It’s a long-time tradition that those who have done the hard thing get prickly and defensive when others try to skip steps and don’t have to go through the trials they went through. Learning to read music fluently is not an overnight process. It takes a lot of time and effort and anyone who’s come out the other side definitely deserves respect for perseverance. Piano music in particular has many notes and ideas happening at once which makes reading difficult especially as music gets more complicated. Discipline and commitment are worthy traits to develop. People can only get so far by just relying on their talents alone and must work hard in order to reach excellence.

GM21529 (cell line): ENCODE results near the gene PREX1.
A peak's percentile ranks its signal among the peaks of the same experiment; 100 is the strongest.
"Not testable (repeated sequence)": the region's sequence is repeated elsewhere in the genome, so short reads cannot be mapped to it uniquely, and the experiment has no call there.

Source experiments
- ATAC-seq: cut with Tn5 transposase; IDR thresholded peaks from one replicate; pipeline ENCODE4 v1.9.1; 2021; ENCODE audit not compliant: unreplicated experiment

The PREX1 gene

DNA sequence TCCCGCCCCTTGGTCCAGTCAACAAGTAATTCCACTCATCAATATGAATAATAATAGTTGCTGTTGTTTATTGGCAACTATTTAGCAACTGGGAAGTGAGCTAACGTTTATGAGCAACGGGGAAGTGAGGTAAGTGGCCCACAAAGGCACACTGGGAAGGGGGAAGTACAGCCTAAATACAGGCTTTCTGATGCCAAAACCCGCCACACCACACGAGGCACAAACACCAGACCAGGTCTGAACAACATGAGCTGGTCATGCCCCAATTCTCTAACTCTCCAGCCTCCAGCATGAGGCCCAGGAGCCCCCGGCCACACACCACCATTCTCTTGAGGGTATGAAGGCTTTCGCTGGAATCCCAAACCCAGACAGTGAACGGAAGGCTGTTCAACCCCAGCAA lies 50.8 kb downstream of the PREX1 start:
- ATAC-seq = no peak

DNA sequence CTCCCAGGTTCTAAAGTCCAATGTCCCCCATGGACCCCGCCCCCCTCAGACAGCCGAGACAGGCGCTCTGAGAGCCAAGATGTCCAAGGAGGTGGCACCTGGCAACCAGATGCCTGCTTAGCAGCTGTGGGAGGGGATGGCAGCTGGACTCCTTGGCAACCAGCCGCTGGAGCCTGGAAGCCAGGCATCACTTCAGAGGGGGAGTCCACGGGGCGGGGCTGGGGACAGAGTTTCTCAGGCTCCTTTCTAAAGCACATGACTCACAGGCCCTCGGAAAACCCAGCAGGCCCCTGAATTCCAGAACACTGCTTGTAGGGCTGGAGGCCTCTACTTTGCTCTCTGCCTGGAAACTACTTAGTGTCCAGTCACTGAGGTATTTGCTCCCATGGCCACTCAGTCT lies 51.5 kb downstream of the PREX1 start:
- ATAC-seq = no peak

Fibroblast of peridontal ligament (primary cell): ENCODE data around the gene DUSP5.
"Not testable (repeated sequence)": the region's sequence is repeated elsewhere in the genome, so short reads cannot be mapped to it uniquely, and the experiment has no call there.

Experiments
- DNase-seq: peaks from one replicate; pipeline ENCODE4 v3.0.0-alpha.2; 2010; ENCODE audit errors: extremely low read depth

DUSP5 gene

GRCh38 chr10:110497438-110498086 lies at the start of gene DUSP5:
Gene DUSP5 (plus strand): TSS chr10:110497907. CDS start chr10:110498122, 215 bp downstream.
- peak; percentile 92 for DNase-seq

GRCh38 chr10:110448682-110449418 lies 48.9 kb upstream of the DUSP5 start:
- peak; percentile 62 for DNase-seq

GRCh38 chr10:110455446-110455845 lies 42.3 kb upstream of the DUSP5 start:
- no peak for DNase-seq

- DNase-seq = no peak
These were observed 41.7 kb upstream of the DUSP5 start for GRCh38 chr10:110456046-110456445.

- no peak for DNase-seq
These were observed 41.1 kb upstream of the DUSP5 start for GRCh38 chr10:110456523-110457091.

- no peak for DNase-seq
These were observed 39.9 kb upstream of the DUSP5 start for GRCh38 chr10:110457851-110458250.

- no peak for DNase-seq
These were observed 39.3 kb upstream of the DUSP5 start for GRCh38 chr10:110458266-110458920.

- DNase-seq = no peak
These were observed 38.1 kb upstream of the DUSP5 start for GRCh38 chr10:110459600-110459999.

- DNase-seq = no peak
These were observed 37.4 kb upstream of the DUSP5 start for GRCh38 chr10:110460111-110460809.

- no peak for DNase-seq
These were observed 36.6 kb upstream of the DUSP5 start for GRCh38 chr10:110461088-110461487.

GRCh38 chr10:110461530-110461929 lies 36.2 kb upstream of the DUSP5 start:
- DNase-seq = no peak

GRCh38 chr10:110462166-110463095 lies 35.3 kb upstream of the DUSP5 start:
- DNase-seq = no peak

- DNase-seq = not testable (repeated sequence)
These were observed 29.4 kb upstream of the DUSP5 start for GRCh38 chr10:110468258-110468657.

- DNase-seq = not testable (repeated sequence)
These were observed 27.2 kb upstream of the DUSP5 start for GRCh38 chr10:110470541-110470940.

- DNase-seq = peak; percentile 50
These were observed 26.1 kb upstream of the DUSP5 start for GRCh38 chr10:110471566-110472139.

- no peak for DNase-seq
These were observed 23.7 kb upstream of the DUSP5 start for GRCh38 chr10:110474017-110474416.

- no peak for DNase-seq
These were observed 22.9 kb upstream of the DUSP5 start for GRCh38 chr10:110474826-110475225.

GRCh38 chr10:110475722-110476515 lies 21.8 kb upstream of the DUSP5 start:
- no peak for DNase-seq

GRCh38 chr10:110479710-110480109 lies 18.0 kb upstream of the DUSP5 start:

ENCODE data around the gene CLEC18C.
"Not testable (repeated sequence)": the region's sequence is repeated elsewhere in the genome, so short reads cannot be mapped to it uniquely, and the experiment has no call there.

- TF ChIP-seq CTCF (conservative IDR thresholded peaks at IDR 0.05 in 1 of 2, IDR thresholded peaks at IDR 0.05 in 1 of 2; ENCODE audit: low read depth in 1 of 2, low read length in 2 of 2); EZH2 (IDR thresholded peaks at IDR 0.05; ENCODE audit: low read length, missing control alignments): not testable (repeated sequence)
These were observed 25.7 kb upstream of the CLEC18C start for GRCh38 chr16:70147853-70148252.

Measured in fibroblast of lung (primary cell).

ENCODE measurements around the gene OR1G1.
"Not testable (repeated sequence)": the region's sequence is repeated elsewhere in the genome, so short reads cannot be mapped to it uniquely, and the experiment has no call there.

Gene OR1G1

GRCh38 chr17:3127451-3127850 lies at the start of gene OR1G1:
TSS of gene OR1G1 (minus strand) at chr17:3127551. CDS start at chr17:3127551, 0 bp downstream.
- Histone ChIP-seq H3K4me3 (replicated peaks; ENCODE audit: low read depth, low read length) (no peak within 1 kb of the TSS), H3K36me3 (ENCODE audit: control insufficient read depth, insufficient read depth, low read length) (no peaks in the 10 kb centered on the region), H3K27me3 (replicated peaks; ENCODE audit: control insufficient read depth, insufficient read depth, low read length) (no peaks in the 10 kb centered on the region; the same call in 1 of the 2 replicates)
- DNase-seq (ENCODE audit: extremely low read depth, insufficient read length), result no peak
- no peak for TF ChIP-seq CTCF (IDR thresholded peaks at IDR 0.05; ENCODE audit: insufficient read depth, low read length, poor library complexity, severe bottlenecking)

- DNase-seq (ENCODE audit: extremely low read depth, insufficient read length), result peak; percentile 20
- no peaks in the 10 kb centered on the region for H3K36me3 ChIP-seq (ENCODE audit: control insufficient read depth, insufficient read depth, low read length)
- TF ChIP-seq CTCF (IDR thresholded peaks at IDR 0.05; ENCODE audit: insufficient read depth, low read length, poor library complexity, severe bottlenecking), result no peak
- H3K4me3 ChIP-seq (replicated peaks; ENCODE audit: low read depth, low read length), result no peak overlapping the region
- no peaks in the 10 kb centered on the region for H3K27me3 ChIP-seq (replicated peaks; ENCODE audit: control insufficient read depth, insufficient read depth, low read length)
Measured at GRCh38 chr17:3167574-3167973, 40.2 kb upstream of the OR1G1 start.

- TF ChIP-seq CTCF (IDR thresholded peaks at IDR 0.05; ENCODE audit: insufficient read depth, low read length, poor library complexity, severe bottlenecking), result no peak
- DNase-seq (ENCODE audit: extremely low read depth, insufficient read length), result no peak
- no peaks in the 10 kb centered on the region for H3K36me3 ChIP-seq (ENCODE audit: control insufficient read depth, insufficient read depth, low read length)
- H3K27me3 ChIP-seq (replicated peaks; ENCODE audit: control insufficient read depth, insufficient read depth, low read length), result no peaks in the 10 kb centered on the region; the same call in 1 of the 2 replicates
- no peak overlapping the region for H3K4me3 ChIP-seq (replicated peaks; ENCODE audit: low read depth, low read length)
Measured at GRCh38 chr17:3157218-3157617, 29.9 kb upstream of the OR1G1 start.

Reading music is a practical skill that allows you to read new music you’ve never seen or heard before and jog the memory of old pieces. It allows musical ideas to be written down and transmitted easily to others. One of the dangers of ONLY learning to read and not working on ear skills is that players often don’t learn to improvise. They get used to having everything mapped out for them. Learning to make choices on the spot is a skill that must be practiced. The other downside to having music all written out is that it is harder to see song form and harmony. The player can get lost in the linear way the details are laid out and fail to see the big picture. Having an understanding of how music works adds to a player’s ability to interpret the music.